[Busec] BUsec this week: Maxwell Young (Tues 11AM)
goldbe at cs.bu.edu
Mon May 14 13:48:02 EDT 2012
This week, we have Maxwell Young, a visitor from the National
University of Singapore, speaking at our seminar. We meet as usual at
11AM in MCS137, with lunch provided.
Defending a Communication Channel
Maxwell Young. National U of Singapore.
Consider a scenario where Alice wishes to send a message to Bob, but
there is a Byzantine adversary named Carol who aims to prevent this.
Specifically, while there exists a communication channel between Alice
and Bob, Carol is capable of blocking this channel. For each unit of
time, assume that there is a cost of S dollars to send on the channel,
L dollars to listen on the channel and J dollars to block the channel.
How much will Alice and Bob need to spend in order to guarantee
transmission of the message?
This problem abstracts many types of conflict in information networks
including: jamming attacks in wireless networks and distributed
denial-of-service (DDoS) attacks on the Internet, where the costs to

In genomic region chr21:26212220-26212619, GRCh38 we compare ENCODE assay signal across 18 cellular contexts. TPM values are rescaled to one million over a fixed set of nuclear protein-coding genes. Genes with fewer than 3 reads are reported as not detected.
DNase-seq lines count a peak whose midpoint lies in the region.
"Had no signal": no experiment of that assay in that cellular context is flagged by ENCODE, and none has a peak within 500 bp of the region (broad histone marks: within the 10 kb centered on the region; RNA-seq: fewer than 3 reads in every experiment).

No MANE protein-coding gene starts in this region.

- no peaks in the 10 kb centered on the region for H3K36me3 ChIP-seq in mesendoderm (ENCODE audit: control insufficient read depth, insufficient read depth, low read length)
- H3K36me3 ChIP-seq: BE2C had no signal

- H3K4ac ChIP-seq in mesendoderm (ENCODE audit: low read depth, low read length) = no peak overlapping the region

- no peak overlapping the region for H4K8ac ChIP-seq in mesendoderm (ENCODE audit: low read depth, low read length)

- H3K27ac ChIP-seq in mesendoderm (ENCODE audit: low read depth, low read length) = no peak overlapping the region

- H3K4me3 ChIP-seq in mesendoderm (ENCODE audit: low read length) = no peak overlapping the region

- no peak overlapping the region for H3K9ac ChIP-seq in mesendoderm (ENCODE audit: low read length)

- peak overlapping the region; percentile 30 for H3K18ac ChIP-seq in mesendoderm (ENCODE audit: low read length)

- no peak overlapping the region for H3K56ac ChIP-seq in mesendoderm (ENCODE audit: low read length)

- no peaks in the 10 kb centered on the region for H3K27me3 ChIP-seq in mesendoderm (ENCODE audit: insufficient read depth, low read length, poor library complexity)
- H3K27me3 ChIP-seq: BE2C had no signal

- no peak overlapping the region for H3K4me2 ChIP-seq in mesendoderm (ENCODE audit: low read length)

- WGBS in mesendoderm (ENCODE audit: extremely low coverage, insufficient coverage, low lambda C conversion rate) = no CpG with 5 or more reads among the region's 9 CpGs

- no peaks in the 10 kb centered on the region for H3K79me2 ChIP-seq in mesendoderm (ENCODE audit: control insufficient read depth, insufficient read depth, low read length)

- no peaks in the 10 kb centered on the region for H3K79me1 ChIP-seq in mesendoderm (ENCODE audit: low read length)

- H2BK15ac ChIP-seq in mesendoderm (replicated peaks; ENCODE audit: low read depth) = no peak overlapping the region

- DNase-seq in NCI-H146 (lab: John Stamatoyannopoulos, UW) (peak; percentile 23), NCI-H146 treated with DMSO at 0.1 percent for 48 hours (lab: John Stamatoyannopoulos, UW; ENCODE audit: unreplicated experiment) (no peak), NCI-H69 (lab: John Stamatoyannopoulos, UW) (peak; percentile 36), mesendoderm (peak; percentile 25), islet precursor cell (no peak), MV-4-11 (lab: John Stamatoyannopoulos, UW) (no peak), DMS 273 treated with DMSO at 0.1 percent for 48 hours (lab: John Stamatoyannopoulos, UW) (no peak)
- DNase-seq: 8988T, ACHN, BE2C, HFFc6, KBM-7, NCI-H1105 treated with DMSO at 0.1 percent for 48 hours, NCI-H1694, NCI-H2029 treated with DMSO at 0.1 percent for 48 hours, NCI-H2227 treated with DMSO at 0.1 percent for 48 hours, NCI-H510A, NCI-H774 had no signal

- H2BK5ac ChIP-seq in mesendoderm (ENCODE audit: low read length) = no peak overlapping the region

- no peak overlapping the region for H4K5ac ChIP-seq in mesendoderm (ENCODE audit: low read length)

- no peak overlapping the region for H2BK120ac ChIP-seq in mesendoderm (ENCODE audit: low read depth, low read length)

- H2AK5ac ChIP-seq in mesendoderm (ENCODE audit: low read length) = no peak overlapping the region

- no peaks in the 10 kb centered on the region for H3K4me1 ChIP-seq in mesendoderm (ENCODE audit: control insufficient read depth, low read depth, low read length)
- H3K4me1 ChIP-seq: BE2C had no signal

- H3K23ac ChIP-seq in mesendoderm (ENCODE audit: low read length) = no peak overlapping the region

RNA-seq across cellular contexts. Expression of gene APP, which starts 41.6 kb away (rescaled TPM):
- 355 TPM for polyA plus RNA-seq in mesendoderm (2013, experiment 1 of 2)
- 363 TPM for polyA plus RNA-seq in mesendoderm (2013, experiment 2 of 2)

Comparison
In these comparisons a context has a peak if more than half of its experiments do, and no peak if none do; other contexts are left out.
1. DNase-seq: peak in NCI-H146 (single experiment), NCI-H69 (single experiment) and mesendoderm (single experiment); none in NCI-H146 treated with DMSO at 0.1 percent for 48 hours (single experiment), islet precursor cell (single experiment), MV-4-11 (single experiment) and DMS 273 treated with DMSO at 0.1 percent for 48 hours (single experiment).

Alice, Bob and Carol represent an expenditure of network resources.
This problem allows us to quantitatively analyze the economics of
information exchange in an adversarial setting and ask: Is
communication cheaper than censorship?
Our work from PODC'11 answers this question in the affirmative by
showing that it is significantly more costly for Carol to prevent
communication of the message than for Alice to communicate it to Bob.
Specifically, if S, L, and J are fixed constants, and Carol spends a
total of T dollars trying to block the message, then Alice and Bob
spend only O(T^(g-1) + 1)=O(T^(0.62)+1) dollars in expectation in
order to successfully communicate, where g = (1+ sqrt(5))/2 is the
golden ratio. In a more generalized scenario, where Alice wish es to
communicate with n neighbors for large n, our recent work in PODC'12
shows that a larger advantage is possible in terms of forcing Carol to
pay a disproportionate cost.
These results find application in wireless sensor networks where
devices are typically battery powered and energy is scarce. In this
context, our work implies that jamming attacks by Byzantine devices
will rapidly deplete their respective on-board power supplies, thus
forcing the malicious devices to cease their interference. In
contrast, any correct devices will survive such attacks and the
receivers will successfully obtain information from a sender.
Joint work with Seth Gilbert (National University of Singapore),
Valerie King (University of Victoria), and Jared Saia (University of
Computer Science, Boston University
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